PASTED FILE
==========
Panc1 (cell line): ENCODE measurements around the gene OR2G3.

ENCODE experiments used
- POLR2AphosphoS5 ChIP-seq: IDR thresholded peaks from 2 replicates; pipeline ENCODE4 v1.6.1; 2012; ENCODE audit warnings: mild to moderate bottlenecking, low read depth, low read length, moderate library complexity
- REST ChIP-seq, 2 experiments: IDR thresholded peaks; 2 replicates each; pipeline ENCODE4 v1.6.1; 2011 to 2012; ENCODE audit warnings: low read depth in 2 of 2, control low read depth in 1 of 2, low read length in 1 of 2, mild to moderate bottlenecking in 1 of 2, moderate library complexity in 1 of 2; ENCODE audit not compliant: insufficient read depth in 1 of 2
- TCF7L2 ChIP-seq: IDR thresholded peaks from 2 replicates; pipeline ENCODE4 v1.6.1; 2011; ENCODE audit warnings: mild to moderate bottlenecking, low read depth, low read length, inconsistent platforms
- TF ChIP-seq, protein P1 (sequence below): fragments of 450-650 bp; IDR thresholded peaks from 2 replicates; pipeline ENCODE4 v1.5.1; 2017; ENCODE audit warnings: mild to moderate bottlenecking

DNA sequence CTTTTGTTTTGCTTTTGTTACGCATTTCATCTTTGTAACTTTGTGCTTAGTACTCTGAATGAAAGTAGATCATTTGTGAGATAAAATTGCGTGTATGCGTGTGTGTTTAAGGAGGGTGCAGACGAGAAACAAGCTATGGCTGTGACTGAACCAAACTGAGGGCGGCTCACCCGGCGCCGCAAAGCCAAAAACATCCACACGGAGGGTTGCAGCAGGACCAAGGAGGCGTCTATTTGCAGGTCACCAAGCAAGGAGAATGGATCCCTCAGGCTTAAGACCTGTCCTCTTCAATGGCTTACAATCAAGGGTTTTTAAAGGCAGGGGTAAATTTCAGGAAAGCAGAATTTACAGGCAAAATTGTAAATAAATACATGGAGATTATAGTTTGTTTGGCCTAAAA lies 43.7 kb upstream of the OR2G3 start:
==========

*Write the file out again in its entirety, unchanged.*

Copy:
Panc1 (cell line): ENCODE measurements around the gene OR2G3.

ENCODE experiments used
- POLR2AphosphoS5 ChIP-seq: IDR thresholded peaks from 2 replicates; pipeline ENCODE4 v1.6.1; 2012; ENCODE audit warnings: mild to moderate bottlenecking, low read depth, low read length, moderate library complexity
- REST ChIP-seq, 2 experiments: IDR thresholded peaks; 2 replicates each; pipeline ENCODE4 v1.6.1; 2011 to 2012; ENCODE audit warnings: low read depth in 2 of 2, control low read depth in 1 of 2, low read length in 1 of 2, mild to moderate bottlenecking in 1 of 2, moderate library complexity in 1 of 2; ENCODE audit not compliant: insufficient read depth in 1 of 2
- TCF7L2 ChIP-seq: IDR thresholded peaks from 2 replicates; pipeline ENCODE4 v1.6.1; 2011; ENCODE audit warnings: mild to moderate bottlenecking, low read depth, low read length, inconsistent platforms
- TF ChIP-seq, protein P1 (sequence below): fragments of 450-650 bp; IDR thresholded peaks from 2 replicates; pipeline ENCODE4 v1.5.1; 2017; ENCODE audit warnings: mild to moderate bottlenecking

DNA sequence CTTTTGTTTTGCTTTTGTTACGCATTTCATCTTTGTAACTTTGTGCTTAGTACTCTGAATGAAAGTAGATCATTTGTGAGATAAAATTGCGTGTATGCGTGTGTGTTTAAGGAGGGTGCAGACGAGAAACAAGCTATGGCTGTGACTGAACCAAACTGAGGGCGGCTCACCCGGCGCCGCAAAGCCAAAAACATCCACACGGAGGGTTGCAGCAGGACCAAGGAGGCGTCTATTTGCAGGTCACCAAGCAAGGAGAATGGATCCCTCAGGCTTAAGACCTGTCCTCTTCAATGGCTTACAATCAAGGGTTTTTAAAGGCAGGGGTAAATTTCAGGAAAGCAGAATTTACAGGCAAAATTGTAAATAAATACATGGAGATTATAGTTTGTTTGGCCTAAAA lies 43.7 kb upstream of the OR2G3 start: